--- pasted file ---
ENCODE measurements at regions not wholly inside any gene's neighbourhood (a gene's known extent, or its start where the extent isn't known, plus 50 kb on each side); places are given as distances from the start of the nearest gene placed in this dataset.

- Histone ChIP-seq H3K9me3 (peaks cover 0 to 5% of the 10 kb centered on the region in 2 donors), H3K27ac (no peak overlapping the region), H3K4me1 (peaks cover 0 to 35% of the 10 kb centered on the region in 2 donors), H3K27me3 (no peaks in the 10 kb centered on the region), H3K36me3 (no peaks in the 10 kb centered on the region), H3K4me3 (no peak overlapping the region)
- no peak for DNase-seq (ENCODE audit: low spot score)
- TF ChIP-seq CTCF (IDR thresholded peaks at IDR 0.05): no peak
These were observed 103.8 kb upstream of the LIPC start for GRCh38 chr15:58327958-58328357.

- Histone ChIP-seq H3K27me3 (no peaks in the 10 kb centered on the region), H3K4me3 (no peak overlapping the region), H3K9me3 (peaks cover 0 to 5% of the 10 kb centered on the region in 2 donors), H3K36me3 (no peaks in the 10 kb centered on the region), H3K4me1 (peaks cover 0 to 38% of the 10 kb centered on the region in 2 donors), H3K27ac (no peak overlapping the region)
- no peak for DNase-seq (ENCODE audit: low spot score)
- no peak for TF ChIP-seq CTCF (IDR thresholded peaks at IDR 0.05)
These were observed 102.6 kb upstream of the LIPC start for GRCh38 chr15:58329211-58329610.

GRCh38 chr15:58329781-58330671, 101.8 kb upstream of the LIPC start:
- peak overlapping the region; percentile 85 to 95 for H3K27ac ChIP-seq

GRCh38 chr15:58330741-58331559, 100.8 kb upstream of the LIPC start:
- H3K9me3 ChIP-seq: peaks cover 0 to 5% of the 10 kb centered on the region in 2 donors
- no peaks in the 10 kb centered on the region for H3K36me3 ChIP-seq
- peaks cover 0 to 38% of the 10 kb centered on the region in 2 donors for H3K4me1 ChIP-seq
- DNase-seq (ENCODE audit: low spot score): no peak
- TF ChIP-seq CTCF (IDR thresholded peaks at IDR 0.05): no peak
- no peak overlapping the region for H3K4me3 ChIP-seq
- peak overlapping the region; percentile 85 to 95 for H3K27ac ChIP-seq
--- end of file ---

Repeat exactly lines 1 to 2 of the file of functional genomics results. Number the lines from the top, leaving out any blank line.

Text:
ENCODE measurements at regions not wholly inside any gene's neighbourhood (a gene's known extent, or its start where the extent isn't known, plus 50 kb on each side); places are given as distances from the start of the nearest gene placed in this dataset.

- Histone ChIP-seq H3K9me3 (peaks cover 0 to 5% of the 10 kb centered on the region in 2 donors), H3K27ac (no peak overlapping the region), H3K4me1 (peaks cover 0 to 35% of the 10 kb centered on the region in 2 donors), H3K27me3 (no peaks in the 10 kb centered on the region), H3K36me3 (no peaks in the 10 kb centered on the region), H3K4me3 (no peak overlapping the region)